Vegetarian and Vegan Diet (cont.)
Betty Kovacs Harbolic, MS, RD
Betty is a Registered Dietitian who earned her B.S. degree in Food and Nutrition from Marymount College of Fordham University and her M.S. degree in Clinical Nutrition from New York University. She is the Co-Director and Director of nutrition for the New York Obesity Research Center Weight Loss Program.
Melissa Conrad Stöppler, MD
Melissa Conrad Stöppler, MD, is a U.S. board-certified Anatomic Pathologist with subspecialty training in the fields of Experimental and Molecular Pathology. Dr. Stöppler's educational background includes a BA with Highest Distinction from the University of Virginia and an MD from the University of North Carolina. She completed residency training in Anatomic Pathology at Georgetown University followed by subspecialty fellowship training in molecular diagnostics and experimental pathology.
In this Article
- Introduction to vegetarian and vegan diets
- What types of vegetarian diets are there?
- What are the potential dangers from consuming the various kinds of vegetarian and vegan diets?
- Omega-3 fatty acids
- Vitamin B12
- Vitamin D
- What are the benefits of the various kinds of vegetarian and vegan diets?
- How do I develop a vegetarian or vegan diet plan for myself?
- What are sources for vegetarian and vegan recipes?
- What is included in the vegetarian food pyramid?
- What is included in the vegan food pyramid?
- Where can I get more information on vegetarian and vegan diets during pregnancy?
- Where can I get more information on vegetarian and vegan diets?
Vitamin B12 is attached to the protein in animal foods. There has been considerable research to determine if it is also found in some plant foods. Unfortunately, the B12 that has been found in plant foods can't be used by humans. Supplements that have been made with the plant sources have been shown to contain B12 analogues, compounds that are structurally similar to B12 but do not serve the same function. Research has shown that using supplements with these analogues can actually compete with vitamin B12, inhibit its metabolism, and increase the risk of B12 deficiency.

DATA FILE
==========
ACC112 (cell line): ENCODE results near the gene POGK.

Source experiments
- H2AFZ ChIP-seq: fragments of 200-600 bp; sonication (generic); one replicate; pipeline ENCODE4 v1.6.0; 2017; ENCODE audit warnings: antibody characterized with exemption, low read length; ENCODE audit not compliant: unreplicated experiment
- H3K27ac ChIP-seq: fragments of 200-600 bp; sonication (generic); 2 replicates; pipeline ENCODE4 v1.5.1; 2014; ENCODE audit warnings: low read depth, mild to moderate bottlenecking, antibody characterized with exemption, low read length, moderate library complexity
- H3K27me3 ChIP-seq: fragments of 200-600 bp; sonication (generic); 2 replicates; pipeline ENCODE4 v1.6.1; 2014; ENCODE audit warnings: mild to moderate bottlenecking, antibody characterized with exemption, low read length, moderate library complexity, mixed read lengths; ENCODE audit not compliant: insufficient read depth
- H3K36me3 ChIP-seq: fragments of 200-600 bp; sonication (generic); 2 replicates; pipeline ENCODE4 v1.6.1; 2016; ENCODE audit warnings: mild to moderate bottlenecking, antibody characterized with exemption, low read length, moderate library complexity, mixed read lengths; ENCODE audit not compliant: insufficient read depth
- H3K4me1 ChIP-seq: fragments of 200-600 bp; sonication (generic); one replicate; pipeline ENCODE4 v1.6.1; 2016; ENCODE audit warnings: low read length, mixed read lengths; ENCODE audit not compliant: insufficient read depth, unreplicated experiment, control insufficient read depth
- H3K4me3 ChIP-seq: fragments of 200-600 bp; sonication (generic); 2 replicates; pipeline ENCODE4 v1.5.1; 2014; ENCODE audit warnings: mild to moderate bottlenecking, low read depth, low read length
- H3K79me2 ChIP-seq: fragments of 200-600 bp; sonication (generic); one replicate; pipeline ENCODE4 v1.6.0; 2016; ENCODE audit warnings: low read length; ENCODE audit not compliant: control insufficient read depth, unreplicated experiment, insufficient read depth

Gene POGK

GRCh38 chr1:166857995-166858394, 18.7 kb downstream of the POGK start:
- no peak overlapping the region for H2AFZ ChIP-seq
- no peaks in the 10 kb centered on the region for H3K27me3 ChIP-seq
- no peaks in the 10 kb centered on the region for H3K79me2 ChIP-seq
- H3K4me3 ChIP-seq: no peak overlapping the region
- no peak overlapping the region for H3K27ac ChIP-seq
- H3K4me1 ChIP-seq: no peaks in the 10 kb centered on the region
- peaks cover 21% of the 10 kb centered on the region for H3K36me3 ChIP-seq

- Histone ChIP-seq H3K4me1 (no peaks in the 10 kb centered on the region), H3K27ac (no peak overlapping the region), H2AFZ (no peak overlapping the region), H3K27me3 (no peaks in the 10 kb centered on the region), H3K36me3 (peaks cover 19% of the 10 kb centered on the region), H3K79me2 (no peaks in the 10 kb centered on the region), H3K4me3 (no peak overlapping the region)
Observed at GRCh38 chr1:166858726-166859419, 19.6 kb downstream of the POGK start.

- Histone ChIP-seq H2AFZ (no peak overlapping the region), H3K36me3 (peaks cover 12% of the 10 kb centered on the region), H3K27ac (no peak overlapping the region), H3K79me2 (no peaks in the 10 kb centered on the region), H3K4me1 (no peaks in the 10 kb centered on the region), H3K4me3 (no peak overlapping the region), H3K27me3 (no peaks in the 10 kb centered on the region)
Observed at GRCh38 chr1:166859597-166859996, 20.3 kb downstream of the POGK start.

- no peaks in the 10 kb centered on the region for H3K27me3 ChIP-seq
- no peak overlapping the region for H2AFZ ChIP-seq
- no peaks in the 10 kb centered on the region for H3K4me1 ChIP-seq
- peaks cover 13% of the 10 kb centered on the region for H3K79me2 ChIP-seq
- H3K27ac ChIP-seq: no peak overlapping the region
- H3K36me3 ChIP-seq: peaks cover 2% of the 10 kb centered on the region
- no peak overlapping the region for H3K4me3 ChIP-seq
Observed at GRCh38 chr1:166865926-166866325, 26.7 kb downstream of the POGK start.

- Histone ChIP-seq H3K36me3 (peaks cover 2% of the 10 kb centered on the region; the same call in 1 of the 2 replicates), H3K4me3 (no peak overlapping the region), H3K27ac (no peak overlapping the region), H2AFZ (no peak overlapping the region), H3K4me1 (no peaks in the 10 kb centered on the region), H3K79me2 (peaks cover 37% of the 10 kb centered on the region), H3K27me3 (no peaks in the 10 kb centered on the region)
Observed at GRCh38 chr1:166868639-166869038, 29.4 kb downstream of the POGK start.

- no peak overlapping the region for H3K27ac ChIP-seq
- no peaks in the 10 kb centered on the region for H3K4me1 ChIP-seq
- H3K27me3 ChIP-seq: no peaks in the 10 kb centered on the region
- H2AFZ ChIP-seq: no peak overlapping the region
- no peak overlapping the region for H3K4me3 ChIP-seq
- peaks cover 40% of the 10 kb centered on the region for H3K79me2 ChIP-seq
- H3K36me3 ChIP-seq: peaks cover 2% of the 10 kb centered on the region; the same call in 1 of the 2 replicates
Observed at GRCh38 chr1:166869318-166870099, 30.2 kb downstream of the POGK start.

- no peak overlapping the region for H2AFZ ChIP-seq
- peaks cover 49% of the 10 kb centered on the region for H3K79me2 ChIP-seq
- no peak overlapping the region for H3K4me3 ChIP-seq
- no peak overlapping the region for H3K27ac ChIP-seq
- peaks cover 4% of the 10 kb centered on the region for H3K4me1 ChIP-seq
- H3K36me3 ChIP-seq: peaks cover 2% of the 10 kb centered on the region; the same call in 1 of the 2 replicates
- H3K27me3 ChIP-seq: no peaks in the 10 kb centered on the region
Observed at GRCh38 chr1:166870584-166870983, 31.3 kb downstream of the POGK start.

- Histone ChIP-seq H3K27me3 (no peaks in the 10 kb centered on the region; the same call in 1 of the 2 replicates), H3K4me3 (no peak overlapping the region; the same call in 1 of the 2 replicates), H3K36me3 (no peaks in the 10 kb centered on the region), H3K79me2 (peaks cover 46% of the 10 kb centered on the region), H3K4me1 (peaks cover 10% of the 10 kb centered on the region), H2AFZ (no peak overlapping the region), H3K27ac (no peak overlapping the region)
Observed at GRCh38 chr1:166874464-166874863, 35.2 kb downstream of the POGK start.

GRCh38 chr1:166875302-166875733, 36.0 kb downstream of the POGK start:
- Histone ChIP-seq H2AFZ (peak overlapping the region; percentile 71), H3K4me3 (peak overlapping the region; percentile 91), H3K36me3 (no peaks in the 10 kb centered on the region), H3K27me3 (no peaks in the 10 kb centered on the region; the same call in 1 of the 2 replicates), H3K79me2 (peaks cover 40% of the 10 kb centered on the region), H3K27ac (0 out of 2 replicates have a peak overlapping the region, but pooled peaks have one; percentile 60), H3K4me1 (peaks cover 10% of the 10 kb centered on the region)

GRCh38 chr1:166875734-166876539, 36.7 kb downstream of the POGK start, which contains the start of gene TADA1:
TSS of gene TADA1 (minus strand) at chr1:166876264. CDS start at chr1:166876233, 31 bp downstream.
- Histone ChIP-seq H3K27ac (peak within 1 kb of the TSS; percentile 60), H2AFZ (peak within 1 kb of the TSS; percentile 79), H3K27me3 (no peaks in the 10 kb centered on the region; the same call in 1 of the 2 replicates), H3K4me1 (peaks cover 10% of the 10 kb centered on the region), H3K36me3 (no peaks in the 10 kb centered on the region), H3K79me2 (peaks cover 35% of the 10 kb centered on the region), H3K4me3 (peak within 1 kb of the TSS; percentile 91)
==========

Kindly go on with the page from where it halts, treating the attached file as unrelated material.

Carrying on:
Learn more about: B12
Vitamin B12 deficiency causes a number of symptoms and problems, including weakness, tiredness, constipation, loss of appetite, weight loss, poor memory, dementia, depression, problems with balance, and megaloblastic anemia. You may also experience nerve problems, such as numbness and tingling in the hands and feet. Vitamin B12 deficiency can damage the nervous system even in people who don't have anemia, so it is important to treat a deficiency as soon as possible.
Vitamin B12 is found in seafood, dairy, eggs, and meat. Vegan diets have the highest risk of deficiency. There are many foods that are fortified with vitamin B12, so it is possible for vegan diets to contain adequate amounts of this nutrient with or without a supplement. The recommendations for reaching your vitamin B12 needs are to
- consume food fortified with vitamin B12 two to three times a day,
- take a B12 supplement if you are unable to consume an adequate amount in your diet or if you have an increased need for it (the elderly and pregnant and lactating women),
- do not take excessive amounts of folate supplements, as this can mask a B12 deficiency,
- have your B12 level checked by your physician.
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